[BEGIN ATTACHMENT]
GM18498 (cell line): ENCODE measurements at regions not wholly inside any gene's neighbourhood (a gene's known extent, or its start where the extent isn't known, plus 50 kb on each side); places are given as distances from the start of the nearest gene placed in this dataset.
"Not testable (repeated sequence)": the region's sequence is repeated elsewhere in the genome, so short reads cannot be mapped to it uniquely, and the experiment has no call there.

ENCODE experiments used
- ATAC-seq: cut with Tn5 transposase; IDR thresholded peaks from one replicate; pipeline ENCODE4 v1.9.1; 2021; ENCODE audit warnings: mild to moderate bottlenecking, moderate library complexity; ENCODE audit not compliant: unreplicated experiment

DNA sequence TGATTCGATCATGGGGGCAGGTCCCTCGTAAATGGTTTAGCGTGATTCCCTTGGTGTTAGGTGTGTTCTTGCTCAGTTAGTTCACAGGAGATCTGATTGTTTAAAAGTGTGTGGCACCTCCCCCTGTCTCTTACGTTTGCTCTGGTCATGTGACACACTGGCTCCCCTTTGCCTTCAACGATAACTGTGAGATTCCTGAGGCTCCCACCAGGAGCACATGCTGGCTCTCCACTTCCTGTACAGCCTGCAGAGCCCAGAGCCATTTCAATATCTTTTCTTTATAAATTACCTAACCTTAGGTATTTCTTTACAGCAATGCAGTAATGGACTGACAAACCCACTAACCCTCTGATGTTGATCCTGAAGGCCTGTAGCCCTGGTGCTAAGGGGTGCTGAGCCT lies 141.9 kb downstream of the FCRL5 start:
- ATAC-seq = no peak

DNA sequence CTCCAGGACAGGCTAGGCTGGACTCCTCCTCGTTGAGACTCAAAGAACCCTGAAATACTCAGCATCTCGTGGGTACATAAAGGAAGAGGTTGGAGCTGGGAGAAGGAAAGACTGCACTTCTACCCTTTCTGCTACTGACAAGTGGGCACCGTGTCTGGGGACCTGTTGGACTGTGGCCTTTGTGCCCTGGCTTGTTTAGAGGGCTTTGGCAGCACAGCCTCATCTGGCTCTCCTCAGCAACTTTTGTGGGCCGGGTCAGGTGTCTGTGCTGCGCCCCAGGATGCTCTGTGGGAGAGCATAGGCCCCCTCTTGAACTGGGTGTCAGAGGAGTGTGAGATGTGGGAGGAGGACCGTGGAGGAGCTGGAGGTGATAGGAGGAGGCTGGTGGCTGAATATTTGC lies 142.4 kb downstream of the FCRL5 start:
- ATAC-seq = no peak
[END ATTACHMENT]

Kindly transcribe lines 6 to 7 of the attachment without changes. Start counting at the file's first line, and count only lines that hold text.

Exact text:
- ATAC-seq = no peak

DNA sequence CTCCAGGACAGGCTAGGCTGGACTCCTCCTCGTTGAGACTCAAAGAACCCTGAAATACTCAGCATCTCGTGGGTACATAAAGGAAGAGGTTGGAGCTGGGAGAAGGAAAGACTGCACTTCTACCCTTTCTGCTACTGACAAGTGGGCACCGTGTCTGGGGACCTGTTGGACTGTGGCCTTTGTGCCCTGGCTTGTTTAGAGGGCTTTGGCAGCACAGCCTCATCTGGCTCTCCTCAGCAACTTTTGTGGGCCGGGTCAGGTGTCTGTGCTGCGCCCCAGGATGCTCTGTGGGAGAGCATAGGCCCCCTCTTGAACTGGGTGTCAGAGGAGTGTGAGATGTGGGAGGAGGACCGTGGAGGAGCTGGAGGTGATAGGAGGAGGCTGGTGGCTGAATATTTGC lies 142.4 kb downstream of the FCRL5 start: